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Pjkuwdiy, December 12, 1940
Audrey Swan, nicknamed
"Cygie," Is the only daughter
of a highly respected horse
trainer whose farm adjoints the
estate of Judge Castle. The
Judge's only son, Jeffrey, has
been Audrey's friend since
childhood. Jeff marries Olive
Cooper and they leave for a
long honeymoon. While Jeff is
away Vic Quinn, his friepd in
lovq. with Audrey, substitutes
for him in the Judge's office.
The Judge, unknown to his son,
buys a beautiful home for them
near his own, in Parvllle. He
has always wished to make
Jeffrey a partner. But when
Jeff returns, he tells him that
Olive and he will live in tHe
city and that her father will
employ him there. The Judge
is bitterly explaining to Vic,
that Jeffrey will not be coming
"You thought he'd be return
ing. It did not seem too much to
expect. It apears that it was
quite too much, however." There
was deep bitterness in the older
"I'm sorry," Victor offered
"As you can well appreciate,
Quinn, this situation is most un
fortunate for me, aside from the
personal and family standpoint. I
can no longer count upon Jeff
rey. And Miss Dodds will never
be able to return to her duties."
Victor made no response. He
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could guess what was coming.
"I will be perfectly frank with
you, Quinn," the Judge contin
ued. "I am aware that Jeffrey
has urged you to stay on perma
nently with me. I am seconding
that request on my own behalf."
"That is exceedingly kind of
you, Judge Castle, but I . . . "
"I know, I know. You are un
der the impression that your le
gal career will be modified by
what Parville has to offer. I can
appreciate that, but I believe that
I can assure you that you are
wrong. How old are you?"
"And well matured. You have
been of very great service to me
during your stay. I have learned
to my satisfaction that I can de
pend upon you. There is and will
be plenty of practice here for a
young man, and my experience,
such as it is, will be at your ser
vice. I need you. What do you
"That I appreciate it very
"I am offering you a partner
ship, Quinn. A full partnership
here. That is what I promised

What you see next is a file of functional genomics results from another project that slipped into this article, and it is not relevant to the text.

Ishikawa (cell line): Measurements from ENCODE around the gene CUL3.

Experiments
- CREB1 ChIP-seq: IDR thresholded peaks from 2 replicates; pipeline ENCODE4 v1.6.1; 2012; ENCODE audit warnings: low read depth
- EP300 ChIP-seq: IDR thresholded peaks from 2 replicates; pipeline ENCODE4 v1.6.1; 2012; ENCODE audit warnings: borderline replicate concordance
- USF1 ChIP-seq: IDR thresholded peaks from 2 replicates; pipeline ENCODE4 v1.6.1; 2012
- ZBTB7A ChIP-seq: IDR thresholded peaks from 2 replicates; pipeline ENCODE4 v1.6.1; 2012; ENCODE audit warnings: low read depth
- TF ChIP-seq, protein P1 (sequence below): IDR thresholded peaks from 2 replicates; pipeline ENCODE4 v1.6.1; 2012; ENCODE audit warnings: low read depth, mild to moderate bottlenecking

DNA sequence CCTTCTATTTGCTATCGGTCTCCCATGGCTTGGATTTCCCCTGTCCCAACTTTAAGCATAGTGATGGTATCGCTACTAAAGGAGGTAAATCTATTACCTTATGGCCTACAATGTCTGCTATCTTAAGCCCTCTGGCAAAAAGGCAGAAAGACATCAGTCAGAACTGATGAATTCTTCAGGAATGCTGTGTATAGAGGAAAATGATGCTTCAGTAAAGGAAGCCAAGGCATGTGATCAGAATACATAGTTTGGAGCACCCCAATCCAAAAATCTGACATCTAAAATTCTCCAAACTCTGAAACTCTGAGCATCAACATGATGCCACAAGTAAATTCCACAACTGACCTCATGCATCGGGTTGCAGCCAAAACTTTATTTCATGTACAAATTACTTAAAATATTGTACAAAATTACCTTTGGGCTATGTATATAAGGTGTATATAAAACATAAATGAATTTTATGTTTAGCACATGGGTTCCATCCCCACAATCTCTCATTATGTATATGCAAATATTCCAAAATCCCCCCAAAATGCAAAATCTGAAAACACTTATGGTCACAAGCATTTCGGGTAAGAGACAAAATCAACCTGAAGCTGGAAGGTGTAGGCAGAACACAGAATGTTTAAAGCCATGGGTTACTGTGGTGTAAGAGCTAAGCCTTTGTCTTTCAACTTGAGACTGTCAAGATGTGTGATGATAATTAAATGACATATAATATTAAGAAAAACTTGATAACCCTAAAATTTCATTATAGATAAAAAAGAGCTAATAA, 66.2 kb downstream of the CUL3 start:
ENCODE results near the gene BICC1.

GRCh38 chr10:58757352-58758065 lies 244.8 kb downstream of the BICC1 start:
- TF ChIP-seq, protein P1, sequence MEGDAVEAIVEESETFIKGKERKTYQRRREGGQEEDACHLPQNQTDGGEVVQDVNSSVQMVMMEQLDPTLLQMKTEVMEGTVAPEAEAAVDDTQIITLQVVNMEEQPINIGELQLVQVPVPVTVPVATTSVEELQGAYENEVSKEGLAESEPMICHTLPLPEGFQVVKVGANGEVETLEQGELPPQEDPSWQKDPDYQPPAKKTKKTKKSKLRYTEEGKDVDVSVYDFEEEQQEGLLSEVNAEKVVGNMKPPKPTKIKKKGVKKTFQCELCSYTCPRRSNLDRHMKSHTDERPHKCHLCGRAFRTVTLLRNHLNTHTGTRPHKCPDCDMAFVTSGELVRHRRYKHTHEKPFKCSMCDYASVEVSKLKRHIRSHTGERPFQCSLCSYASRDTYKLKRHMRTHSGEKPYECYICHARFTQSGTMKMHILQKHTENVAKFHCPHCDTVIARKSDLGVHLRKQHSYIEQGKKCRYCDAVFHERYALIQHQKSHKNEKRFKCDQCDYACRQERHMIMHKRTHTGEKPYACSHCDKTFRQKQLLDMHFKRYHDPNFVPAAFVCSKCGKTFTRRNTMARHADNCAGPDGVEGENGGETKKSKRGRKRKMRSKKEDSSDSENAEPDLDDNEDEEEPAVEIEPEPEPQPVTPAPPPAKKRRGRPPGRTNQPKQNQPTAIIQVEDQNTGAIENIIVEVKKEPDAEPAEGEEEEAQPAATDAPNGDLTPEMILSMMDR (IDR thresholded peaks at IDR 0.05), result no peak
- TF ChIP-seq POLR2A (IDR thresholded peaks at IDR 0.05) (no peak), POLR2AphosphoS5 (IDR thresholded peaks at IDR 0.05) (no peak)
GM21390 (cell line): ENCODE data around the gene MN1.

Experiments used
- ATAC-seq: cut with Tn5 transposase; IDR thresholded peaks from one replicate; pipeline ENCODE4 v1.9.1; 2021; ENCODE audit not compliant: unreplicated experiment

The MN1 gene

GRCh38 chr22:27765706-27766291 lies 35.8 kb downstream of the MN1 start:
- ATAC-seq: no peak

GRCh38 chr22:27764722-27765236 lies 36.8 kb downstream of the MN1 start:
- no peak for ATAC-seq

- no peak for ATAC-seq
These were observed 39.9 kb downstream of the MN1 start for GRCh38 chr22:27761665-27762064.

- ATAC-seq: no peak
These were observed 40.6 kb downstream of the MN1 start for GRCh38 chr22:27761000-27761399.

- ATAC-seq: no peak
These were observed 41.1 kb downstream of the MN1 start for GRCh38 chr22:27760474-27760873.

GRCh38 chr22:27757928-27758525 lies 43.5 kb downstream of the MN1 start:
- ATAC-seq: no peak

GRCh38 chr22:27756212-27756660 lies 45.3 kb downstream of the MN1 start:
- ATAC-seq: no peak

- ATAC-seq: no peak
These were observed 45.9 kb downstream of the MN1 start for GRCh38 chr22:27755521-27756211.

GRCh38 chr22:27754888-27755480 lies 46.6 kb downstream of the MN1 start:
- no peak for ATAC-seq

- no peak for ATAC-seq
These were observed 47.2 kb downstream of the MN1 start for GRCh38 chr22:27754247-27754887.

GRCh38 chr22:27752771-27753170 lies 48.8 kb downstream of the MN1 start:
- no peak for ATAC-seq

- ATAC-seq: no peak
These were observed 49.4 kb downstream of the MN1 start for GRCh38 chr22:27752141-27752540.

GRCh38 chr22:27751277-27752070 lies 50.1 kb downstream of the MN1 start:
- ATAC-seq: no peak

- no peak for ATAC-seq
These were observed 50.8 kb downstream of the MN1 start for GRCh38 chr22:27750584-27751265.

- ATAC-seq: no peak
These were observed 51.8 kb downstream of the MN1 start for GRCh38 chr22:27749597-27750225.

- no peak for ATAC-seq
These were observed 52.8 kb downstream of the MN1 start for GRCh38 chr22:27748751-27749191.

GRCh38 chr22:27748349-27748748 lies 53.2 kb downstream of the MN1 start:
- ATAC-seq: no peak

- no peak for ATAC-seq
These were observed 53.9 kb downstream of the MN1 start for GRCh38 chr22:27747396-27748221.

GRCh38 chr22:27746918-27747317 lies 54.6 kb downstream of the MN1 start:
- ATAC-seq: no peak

Jeffrey. It does not interest
"That's a bit overwhelming,"
Victor managed. "I don't think
that I need tell you I never an
"No, no!" the Judge interrupt
ed hastily. "If you can see your
way clear to accept my offer you
will be going a long way toward
making up to me what I have
■ "Yes, sir." Victor sensed the
conference was concluded and
went back to his desk in the outer
office. He sat for a long time
making aimless marks on a pad,
his brows contracted, and his
strong lower jaw set grimly. At
length he tossed aside his pencil
and reached for the telephone.
There was no relaxation in his
face when his requested number
answered. "Hello,, Audrey. This
"I guessed it. How are you?"
"All right. May I see you if I
drive out after lunch . . . two,
"Yes. I'll be here."
"Thanks." And he hung up.
Audrey was sitting alone on the
side porch when Victor alighted
from his car. She closed her
book and greeted him with a
bright smile as he tapped on the
door and then let himself in.
"Alone, are you? I won't take
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undue advantage, but I do want
a conference Just with you."
"It's a rare opportunity," she
laughed. "Mom and Dad are off l
on a jaunt in the country."
"Pine. Hang it all, Audrey," he
burst out, after a moment's con
templative smoking, "I wonder if
you realize that almost every time
I've talked with you it's had
something to do with Jeff? It
isn't fair to me, but that's the
way it always turns out. I may
as well own up that he's in it
"Y o u surely expected hi m
"Of course I did. Wljen I came
down here, I swear it was only to